This is the disappointing part. Another disappointment is the way the opinions are presented in a manner of the ultimate truth. It is clear that the paddock press takes sides, and one must be delusional to think that any of it as the whole truth. The whole Vettel-Webber saga, seems to be mostly the doing of the press rather than the drivers themselves. And Ms Sturm clearly follows the party line adopted by the German media: Seb is the saint, Mark is the villain. She clearly adores Sebastian in every way, but I am not sure she has any factual prove to the things she claims to be true. According to her, after the infamous Korean accident, Mark personally sent the troops of the British press into a crusade against Sebastian. Just a quote:

Mithilfe seiner [Webbers] guten Beziehungen zu den Britischen Medien stichelt er dann hintenrum doch gewaltig weiter.

– Karin Sturm, p.251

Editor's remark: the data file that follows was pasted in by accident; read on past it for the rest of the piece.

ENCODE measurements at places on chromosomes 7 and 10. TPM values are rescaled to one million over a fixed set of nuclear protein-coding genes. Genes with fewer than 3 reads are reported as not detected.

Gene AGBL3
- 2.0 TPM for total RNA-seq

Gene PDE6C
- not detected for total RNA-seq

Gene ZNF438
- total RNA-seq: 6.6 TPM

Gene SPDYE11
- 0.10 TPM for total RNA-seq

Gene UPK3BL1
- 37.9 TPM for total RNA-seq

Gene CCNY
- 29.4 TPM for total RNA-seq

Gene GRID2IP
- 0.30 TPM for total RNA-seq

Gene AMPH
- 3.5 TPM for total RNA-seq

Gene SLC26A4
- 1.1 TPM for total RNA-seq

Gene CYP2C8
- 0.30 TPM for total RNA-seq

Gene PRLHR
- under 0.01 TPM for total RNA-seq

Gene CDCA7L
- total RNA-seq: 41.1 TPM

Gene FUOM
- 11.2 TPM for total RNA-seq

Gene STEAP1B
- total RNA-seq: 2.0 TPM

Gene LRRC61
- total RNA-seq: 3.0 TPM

Using his good relationship with the British Press he keeps on taunting from the back. 

It is just to illustrate the tone Ms Sturm’s choses to write about Mark Webber, the guy is a pure evil, as are apparently “his people”. This is what Ms Sturm writes about the aftermath of the Brazilian Gran Prix 2010, when Red Bull won the WCC:

[…] sitzt im Fahrerlager jemand einsam und missmutig vor dem Red-Bull-Häuschen: Ann Neal, die Lebensgefährtin von Mark Webber. Vielsagend für die Stimmung – während  Vettel mit seinem Sieg und seiner souveränen Glanzleistung erneut unterschtreicht, wer in dem englisch-österreichischen Team derzeit der Bessere ist, können sich der Australier und seine Leute einfach nicht mit der sportlichen Philosophie von Mateschitz abfinden, eine WM im fairen Fight auf der Strecke und nicht durch Stallorder gewinnen zu wollen.

– Karin Sturm, p.266